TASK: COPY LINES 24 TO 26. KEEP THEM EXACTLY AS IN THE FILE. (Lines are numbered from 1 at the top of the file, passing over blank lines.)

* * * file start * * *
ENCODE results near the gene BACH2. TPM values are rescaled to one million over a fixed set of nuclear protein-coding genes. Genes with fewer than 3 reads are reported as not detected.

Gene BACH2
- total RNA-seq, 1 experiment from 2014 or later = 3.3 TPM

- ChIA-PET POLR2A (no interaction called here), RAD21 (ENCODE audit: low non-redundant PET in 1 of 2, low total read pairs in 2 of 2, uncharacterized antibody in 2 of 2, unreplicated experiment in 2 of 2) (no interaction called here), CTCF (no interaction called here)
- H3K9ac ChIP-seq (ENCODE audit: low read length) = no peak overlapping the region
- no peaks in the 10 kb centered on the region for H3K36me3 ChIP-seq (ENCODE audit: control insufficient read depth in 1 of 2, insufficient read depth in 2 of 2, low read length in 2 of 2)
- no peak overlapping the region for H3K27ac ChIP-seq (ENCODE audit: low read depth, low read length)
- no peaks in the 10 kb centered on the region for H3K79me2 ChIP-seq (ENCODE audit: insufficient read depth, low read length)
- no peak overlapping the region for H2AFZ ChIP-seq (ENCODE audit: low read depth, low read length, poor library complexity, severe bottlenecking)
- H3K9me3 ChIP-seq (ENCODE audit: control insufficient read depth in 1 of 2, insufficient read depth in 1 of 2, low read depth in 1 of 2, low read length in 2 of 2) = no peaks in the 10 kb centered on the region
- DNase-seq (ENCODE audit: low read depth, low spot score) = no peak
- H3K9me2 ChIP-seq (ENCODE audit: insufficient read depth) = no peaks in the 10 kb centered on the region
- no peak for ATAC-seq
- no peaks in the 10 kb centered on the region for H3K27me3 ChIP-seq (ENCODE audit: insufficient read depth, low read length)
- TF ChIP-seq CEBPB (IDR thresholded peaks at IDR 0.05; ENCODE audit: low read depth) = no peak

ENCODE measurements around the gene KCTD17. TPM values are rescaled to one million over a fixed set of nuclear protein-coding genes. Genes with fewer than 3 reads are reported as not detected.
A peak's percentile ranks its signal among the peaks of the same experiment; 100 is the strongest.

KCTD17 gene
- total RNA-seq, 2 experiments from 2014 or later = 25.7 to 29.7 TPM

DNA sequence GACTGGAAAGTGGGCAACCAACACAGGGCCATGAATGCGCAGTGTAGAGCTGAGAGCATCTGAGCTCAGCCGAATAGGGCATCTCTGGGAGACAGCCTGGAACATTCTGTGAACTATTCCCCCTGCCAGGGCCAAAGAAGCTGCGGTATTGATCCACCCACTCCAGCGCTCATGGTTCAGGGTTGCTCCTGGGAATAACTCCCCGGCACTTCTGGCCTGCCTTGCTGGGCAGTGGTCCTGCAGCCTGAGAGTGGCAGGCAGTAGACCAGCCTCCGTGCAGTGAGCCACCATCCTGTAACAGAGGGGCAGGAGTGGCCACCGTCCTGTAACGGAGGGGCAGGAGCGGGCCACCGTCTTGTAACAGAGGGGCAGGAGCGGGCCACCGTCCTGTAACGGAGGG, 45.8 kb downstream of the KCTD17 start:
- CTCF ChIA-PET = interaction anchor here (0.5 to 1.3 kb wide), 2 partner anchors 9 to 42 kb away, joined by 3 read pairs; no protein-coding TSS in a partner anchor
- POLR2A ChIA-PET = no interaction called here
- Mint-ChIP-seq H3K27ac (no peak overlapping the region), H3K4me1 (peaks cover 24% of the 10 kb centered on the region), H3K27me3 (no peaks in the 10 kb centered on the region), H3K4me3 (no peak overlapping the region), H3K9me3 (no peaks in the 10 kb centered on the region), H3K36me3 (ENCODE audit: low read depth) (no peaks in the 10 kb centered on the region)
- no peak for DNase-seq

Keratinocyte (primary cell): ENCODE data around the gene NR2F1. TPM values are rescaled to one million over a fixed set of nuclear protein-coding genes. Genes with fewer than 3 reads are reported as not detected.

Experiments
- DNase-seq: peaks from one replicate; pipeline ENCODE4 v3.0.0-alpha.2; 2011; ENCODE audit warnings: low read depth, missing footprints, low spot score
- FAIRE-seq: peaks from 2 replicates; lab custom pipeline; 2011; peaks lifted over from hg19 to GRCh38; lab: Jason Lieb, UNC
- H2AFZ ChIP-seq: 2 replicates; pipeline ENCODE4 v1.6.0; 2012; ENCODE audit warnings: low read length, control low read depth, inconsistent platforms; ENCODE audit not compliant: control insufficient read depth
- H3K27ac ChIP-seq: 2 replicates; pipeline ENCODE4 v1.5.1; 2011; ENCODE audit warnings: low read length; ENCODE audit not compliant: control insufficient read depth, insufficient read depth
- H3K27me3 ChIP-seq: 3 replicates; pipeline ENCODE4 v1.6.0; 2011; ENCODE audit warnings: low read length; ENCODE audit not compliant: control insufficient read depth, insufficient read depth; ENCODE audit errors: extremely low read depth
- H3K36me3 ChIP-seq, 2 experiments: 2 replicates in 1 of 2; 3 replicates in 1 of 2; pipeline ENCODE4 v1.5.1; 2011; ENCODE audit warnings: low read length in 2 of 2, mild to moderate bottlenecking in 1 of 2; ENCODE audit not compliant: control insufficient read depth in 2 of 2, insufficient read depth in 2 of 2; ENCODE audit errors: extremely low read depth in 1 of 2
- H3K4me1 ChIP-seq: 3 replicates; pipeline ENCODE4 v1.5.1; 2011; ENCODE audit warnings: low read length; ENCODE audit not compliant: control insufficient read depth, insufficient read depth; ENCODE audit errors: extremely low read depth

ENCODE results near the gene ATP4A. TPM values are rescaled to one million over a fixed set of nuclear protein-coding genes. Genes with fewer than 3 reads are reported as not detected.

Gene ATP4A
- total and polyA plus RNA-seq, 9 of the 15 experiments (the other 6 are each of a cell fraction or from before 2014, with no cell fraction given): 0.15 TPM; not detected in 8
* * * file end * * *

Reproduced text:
- no peak for DNase-seq

Keratinocyte (primary cell): ENCODE data around the gene NR2F1. TPM values are rescaled to one million over a fixed set of nuclear protein-coding genes. Genes with fewer than 3 reads are reported as not detected.

Experiments